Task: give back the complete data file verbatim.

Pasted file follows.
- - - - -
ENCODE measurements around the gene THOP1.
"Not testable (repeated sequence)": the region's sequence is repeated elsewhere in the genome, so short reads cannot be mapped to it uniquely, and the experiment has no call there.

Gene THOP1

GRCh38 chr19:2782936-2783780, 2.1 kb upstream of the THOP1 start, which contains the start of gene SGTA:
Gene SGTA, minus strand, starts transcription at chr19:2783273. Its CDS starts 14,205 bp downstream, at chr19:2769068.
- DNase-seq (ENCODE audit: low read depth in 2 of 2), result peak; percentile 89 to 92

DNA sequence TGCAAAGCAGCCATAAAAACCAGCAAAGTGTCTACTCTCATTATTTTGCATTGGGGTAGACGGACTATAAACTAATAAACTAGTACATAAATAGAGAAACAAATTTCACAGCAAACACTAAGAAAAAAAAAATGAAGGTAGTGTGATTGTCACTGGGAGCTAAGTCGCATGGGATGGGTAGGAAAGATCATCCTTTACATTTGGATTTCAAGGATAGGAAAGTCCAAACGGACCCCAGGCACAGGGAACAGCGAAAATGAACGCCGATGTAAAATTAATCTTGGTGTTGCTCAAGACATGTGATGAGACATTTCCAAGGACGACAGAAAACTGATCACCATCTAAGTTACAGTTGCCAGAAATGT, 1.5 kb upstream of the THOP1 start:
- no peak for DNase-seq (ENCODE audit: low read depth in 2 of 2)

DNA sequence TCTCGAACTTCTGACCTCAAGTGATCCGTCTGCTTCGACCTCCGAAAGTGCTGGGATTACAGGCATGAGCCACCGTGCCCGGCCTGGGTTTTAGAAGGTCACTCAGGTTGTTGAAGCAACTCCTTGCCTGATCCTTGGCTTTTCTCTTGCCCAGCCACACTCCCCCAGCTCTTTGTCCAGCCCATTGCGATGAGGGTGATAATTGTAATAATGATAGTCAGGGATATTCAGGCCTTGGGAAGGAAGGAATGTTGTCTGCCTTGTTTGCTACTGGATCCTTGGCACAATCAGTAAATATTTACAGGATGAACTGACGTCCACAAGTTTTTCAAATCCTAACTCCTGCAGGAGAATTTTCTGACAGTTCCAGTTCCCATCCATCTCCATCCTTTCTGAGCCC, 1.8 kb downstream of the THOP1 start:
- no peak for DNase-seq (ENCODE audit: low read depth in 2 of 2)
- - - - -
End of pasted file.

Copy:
ENCODE measurements around the gene THOP1.
"Not testable (repeated sequence)": the region's sequence is repeated elsewhere in the genome, so short reads cannot be mapped to it uniquely, and the experiment has no call there.

Gene THOP1

GRCh38 chr19:2782936-2783780, 2.1 kb upstream of the THOP1 start, which contains the start of gene SGTA:
Gene SGTA, minus strand, starts transcription at chr19:2783273. Its CDS starts 14,205 bp downstream, at chr19:2769068.
- DNase-seq (ENCODE audit: low read depth in 2 of 2), result peak; percentile 89 to 92

DNA sequence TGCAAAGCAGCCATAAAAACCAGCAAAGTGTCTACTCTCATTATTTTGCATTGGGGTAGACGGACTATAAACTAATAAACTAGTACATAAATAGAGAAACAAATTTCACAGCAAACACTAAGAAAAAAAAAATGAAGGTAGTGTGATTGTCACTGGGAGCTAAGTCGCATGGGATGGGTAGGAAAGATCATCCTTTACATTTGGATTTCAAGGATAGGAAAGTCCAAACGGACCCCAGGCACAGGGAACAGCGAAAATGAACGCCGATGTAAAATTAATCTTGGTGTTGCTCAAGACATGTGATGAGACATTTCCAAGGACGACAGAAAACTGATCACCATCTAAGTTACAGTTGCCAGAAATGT, 1.5 kb upstream of the THOP1 start:
- no peak for DNase-seq (ENCODE audit: low read depth in 2 of 2)

DNA sequence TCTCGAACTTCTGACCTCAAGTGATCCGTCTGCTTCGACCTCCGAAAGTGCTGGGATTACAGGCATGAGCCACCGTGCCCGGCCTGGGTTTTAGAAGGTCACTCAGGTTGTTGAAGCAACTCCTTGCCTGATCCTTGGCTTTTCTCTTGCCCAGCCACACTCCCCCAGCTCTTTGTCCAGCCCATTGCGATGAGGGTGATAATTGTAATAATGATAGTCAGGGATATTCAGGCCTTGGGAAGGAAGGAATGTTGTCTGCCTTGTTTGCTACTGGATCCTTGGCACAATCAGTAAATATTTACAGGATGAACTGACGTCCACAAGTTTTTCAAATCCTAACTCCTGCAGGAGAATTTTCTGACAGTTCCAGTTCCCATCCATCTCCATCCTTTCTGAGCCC, 1.8 kb downstream of the THOP1 start:
- no peak for DNase-seq (ENCODE audit: low read depth in 2 of 2)